Woman shouts at state Rep. Liz Linehan in Cheshire
The Waterbury Republican American videotaped this woman, and others, shouting at state Rep. Liz Linehan and other state and local officials in Cheshire last week. Credit: Screengrab / Lance Reynolds / Waterbury Republican American
TERRY COWGILL
TERRY COWGILL

As Albert Einstein once observed, “The difference between stupidity and genius is that genius has its limits.” For an egghead, Einstein possessed uncommon common sense. Look no farther than the Nutmeg State for proof.

A Wednesday afternoon discussion among education officials in Cheshire on safely reopening the state’s public schools descended into vitriol and chaos, as a small but unruly mob used profanity and intimidation tactics against Cheshire schools staff, superintendent Jeff Solan and state Rep. Liz Linehan, D-Cheshire.

The goon squad eventually turned its anger toward Gov. Ned Lamont, who was also present and had signed an executive order earlier this summer requiring students and school district employees to mask up until Sept. 30 to protect themselves and others from the coronavirus when school starts this week.

You would have thought Lamont had ordered the children of these parents to jump into a vat of boiling oil. The profanity and disrespect directed at public officials for trying to protect adults and children from harm was simply stunning.

Several unruly parents attempted to shout down the speakers at Highland Elementary School. A burly bearded man, looking at the speakers, chanted, “You guys are criminals – every single one of you!” Another father joined in the fun while holding his innocent baby aloft.

At one point in the Republican American video below, a girl sitting on her mother’s lap who looked to be seven or eight years old covered her ears – as if to say, “Not only are you people too loud, but you’re making fools of yourself.” 

A belligerent woman got into Linehan’s face and shouted insults at the lawmaker as she walked out of the building. The same woman and the bearded man accosted Lamont as he, too, attempted to exit the building. When a trooper tried to protect Lamont by raising his arm, the bearded man screamed, “Don’t you ***king touch me!” Another man likened Lamont’s order to “Nazi Germany.”

Unmask Our Kids protest in Cheshire from Republican American on Vimeo.

The disrespect and implied threats directed at the governor and his State Police security detail as they walked out of the building were ugly and shocking. Thankfully, Lamont and his bodyguards remained calm, rather than escalating the situation by overreacting.

It is not exactly clear what this gang of knuckleheads was trying to accomplish. Obviously, Lamont was not going to change his order based on an encounter with a seething collection of maskless misfits.

More than anything, what the disrupters did – I can’t bring myself to call them protesters – appeared to be an effort to blow off some steam. On its face, there is nothing wrong with unburdening oneself of anger, but the vitriolic public outburst served no purpose but to embarrass the parents and reflect poorly on their cause and on the state generally.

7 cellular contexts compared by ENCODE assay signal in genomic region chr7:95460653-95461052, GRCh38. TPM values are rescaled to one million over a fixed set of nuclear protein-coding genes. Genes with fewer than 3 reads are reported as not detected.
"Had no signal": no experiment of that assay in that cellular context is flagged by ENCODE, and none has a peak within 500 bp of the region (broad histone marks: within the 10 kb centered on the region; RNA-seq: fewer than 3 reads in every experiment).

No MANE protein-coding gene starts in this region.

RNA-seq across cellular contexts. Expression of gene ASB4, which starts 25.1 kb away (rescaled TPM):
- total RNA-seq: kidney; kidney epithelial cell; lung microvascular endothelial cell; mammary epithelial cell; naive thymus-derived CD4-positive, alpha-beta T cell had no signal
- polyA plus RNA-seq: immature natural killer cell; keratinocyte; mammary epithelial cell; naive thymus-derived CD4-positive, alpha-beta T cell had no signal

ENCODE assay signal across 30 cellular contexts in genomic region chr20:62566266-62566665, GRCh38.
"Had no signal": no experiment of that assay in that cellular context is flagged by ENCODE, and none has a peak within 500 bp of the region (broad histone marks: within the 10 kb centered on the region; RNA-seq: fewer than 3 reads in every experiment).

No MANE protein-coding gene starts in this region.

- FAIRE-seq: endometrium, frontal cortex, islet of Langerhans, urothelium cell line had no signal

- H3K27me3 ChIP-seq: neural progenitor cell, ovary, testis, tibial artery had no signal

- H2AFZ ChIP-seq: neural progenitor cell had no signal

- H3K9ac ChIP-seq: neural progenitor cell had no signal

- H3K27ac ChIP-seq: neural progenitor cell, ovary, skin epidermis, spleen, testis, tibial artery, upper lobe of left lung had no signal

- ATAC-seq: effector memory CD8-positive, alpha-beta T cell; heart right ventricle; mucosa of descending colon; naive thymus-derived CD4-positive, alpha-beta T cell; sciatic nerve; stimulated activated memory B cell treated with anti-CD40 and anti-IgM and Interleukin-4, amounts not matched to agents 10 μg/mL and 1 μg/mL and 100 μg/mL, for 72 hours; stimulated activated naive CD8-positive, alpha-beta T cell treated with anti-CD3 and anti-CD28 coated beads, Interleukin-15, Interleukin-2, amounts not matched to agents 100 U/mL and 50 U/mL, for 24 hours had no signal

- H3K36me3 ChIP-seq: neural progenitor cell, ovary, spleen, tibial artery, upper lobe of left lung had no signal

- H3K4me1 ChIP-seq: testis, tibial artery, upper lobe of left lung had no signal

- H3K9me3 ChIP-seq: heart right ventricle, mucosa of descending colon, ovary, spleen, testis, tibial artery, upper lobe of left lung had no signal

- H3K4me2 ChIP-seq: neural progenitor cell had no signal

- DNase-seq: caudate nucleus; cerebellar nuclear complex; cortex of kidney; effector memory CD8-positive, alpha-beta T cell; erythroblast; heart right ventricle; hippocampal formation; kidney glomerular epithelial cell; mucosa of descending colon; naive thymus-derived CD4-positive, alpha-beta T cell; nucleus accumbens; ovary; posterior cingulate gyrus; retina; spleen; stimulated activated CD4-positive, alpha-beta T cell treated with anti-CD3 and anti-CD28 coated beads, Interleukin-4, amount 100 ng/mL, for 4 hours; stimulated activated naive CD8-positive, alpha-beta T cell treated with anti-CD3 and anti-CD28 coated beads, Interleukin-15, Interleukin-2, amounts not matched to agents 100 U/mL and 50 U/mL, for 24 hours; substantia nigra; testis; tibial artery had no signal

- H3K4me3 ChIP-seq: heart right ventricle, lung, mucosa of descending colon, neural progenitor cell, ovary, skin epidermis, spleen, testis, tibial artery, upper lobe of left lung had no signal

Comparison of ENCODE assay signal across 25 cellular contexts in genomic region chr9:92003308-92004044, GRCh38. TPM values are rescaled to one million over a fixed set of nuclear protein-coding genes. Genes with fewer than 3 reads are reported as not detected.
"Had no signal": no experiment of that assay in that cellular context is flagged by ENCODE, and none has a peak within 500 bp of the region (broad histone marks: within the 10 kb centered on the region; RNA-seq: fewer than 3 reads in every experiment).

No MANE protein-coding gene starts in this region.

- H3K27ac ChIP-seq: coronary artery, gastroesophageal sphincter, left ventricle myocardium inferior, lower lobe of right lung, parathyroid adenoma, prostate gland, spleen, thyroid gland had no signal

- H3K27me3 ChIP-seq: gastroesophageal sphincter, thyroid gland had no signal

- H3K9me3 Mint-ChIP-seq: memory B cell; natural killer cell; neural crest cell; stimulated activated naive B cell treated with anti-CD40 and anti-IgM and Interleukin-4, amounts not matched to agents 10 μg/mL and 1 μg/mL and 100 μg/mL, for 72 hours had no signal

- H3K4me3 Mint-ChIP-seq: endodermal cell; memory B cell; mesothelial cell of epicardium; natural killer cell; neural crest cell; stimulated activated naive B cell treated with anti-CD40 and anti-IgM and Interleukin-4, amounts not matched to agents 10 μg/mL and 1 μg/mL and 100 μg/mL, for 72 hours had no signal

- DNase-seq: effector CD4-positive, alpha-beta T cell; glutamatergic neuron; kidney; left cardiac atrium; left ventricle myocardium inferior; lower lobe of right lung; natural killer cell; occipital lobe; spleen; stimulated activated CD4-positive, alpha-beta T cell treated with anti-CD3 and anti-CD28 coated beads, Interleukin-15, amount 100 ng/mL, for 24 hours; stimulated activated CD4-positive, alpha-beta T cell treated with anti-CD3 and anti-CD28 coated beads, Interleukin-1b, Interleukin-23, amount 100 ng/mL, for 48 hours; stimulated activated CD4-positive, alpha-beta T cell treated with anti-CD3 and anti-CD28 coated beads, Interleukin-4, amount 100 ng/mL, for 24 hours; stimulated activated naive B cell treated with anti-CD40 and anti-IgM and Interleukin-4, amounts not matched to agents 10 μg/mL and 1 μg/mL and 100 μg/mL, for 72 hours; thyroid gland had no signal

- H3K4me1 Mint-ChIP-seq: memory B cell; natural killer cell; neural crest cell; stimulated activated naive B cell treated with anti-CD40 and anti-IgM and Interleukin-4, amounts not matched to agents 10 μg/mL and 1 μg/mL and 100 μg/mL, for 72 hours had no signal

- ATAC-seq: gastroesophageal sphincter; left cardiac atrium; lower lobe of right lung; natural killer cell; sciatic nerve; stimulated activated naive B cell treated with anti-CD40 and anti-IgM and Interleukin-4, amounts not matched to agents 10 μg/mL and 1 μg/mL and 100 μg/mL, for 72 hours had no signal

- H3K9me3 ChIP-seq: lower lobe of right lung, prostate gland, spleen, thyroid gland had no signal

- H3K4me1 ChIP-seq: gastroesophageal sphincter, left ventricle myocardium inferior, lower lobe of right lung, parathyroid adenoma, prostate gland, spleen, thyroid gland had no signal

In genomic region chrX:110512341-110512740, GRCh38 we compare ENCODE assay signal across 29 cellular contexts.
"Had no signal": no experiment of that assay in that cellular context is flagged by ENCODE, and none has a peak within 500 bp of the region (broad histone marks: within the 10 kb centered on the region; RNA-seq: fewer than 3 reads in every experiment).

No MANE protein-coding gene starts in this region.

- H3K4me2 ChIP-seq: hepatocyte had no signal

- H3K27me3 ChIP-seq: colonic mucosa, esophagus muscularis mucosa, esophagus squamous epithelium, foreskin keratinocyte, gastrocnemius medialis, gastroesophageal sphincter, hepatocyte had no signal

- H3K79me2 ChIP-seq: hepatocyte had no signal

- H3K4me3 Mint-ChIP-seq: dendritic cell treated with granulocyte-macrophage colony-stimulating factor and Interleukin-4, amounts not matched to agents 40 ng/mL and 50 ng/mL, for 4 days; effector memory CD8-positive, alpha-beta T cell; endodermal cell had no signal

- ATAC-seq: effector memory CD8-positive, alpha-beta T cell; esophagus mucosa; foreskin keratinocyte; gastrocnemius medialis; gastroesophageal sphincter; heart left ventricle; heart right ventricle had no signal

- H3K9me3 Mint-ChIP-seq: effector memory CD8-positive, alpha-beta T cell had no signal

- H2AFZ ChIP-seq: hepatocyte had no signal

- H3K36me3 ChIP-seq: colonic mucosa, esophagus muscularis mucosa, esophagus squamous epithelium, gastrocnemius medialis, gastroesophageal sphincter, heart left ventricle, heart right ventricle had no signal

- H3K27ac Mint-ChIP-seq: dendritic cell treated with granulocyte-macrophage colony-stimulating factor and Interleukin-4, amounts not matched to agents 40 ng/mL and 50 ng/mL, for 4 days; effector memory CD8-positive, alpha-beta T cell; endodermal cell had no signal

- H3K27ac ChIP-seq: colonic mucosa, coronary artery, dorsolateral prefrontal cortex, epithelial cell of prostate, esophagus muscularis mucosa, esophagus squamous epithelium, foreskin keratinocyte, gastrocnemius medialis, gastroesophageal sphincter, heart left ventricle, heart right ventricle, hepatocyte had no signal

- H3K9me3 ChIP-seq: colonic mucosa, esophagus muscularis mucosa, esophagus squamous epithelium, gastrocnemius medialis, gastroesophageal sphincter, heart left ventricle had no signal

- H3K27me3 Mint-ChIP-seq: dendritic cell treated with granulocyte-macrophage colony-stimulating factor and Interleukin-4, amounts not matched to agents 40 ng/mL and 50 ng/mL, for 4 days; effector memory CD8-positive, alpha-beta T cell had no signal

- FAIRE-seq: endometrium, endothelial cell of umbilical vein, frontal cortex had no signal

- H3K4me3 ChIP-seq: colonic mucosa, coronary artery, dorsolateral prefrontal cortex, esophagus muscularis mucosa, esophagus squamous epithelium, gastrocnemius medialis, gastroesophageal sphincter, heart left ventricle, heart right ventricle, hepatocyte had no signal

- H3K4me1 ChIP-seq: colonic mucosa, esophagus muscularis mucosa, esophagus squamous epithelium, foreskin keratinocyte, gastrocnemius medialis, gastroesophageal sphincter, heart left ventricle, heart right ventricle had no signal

First of all, they are simply wrong then they insist that masks harm children. A Hartford Courant analysis deconstructed that notion last week and observed that “the unmask movement is long on rhetoric but short on facts. From issues ranging from personal freedom to the effectiveness of masks, experts and scientists rebuffed many of the claims that continue to gain momentum on social media.”

Secondly, they’re setting an extremely poor example for their children. Political activism is an admirable habit. It should not include shouting, rudeness, profanity and a profound disrespect for institutions through which we effect the kind of change the anti-maskers are aiming for. This kind of in-your-face protest has no place in the realm of public discourse.

Sadly, the episode is a reflection of the times in which we live. Old-timers such as yours truly like to joke about how each successive generation of young people has devolved into self-indulgent slackers.

The reality is that the parents can be much worse. In the last 30 years alone, I’ve witnessed countless adults who have given parenting a bad name. Too many of them can’t even behave at their children’s soccer games. Parents have been known to charge into schools and noisily blame the teachers for the fact that their uncooperative child refuses to learn anything.

Special education attorney Christina Ghio, who makes her living challenging the decisions of school boards and advocating for irate parents in Connecticut, was nonetheless appalled and wisely wrote on Twitter in the first of a series of four tweets:

Shockingly, state Sen. Rob Sampson, R-Wolcott, had kind words for the Cheshire mob, calling Lamont an “authoritarian” and “King Ned,” and writing on Facebook: “God bless these parents for fighting for their freedoms, their rights as parents, and the rest of us who reassert our rights as free citizens – not subjects.”

Remember that, senator, the next time a gang of fuming progressives confronts you about your blinkered views on marriage equality, the LGBTQ community, and gun control.

Contributing op-ed columnist Terry Cowgill lives in Lakeville, blogs at PolitiConn and is managing editor of The Berkshire Edge in Great Barrington, Mass. Follow him on Twitter @terrycowgill or email him at tcowgill90@wesleyan.edu.

The views, opinions, positions, or strategies expressed by the author are theirs alone, and do not necessarily reflect the views, opinions, or positions of CTNewsJunkie.com.